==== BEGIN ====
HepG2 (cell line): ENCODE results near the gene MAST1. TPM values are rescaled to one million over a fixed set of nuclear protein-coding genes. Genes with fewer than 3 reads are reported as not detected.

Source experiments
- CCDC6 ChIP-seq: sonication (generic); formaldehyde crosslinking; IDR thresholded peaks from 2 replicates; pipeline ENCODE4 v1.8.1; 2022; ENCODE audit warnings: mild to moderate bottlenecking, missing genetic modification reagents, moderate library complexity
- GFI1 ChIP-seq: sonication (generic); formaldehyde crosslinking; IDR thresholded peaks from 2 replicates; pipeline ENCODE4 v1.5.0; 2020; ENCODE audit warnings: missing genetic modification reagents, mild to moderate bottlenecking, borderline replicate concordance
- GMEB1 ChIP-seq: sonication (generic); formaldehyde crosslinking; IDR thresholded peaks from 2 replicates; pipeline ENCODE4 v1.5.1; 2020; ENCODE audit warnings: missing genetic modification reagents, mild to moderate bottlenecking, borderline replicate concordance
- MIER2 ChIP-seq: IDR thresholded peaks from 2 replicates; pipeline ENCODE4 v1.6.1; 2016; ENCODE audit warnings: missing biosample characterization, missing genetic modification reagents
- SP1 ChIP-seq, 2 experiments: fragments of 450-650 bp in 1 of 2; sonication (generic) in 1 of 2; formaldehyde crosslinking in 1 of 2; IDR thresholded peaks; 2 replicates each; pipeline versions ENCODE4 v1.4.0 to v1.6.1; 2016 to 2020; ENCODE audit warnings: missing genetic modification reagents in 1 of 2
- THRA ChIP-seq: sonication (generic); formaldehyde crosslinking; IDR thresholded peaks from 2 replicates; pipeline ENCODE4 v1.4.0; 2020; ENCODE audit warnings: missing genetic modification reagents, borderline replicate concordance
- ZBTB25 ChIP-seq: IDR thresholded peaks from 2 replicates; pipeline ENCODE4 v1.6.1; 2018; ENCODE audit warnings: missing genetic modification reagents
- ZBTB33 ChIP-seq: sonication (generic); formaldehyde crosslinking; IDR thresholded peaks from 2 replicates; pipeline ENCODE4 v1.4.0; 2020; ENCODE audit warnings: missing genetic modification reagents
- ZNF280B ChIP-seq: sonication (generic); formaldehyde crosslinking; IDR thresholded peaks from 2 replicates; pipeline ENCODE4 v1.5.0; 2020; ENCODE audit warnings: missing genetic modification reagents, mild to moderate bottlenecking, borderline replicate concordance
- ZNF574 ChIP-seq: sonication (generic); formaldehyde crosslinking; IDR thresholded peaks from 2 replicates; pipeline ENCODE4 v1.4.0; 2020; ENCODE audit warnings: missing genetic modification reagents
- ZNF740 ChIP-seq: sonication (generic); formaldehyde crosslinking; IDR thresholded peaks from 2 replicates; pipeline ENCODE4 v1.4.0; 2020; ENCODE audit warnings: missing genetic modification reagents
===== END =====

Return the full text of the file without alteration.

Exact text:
HepG2 (cell line): ENCODE results near the gene MAST1. TPM values are rescaled to one million over a fixed set of nuclear protein-coding genes. Genes with fewer than 3 reads are reported as not detected.

Source experiments
- CCDC6 ChIP-seq: sonication (generic); formaldehyde crosslinking; IDR thresholded peaks from 2 replicates; pipeline ENCODE4 v1.8.1; 2022; ENCODE audit warnings: mild to moderate bottlenecking, missing genetic modification reagents, moderate library complexity
- GFI1 ChIP-seq: sonication (generic); formaldehyde crosslinking; IDR thresholded peaks from 2 replicates; pipeline ENCODE4 v1.5.0; 2020; ENCODE audit warnings: missing genetic modification reagents, mild to moderate bottlenecking, borderline replicate concordance
- GMEB1 ChIP-seq: sonication (generic); formaldehyde crosslinking; IDR thresholded peaks from 2 replicates; pipeline ENCODE4 v1.5.1; 2020; ENCODE audit warnings: missing genetic modification reagents, mild to moderate bottlenecking, borderline replicate concordance
- MIER2 ChIP-seq: IDR thresholded peaks from 2 replicates; pipeline ENCODE4 v1.6.1; 2016; ENCODE audit warnings: missing biosample characterization, missing genetic modification reagents
- SP1 ChIP-seq, 2 experiments: fragments of 450-650 bp in 1 of 2; sonication (generic) in 1 of 2; formaldehyde crosslinking in 1 of 2; IDR thresholded peaks; 2 replicates each; pipeline versions ENCODE4 v1.4.0 to v1.6.1; 2016 to 2020; ENCODE audit warnings: missing genetic modification reagents in 1 of 2
- THRA ChIP-seq: sonication (generic); formaldehyde crosslinking; IDR thresholded peaks from 2 replicates; pipeline ENCODE4 v1.4.0; 2020; ENCODE audit warnings: missing genetic modification reagents, borderline replicate concordance
- ZBTB25 ChIP-seq: IDR thresholded peaks from 2 replicates; pipeline ENCODE4 v1.6.1; 2018; ENCODE audit warnings: missing genetic modification reagents
- ZBTB33 ChIP-seq: sonication (generic); formaldehyde crosslinking; IDR thresholded peaks from 2 replicates; pipeline ENCODE4 v1.4.0; 2020; ENCODE audit warnings: missing genetic modification reagents
- ZNF280B ChIP-seq: sonication (generic); formaldehyde crosslinking; IDR thresholded peaks from 2 replicates; pipeline ENCODE4 v1.5.0; 2020; ENCODE audit warnings: missing genetic modification reagents, mild to moderate bottlenecking, borderline replicate concordance
- ZNF574 ChIP-seq: sonication (generic); formaldehyde crosslinking; IDR thresholded peaks from 2 replicates; pipeline ENCODE4 v1.4.0; 2020; ENCODE audit warnings: missing genetic modification reagents
- ZNF740 ChIP-seq: sonication (generic); formaldehyde crosslinking; IDR thresholded peaks from 2 replicates; pipeline ENCODE4 v1.4.0; 2020; ENCODE audit warnings: missing genetic modification reagents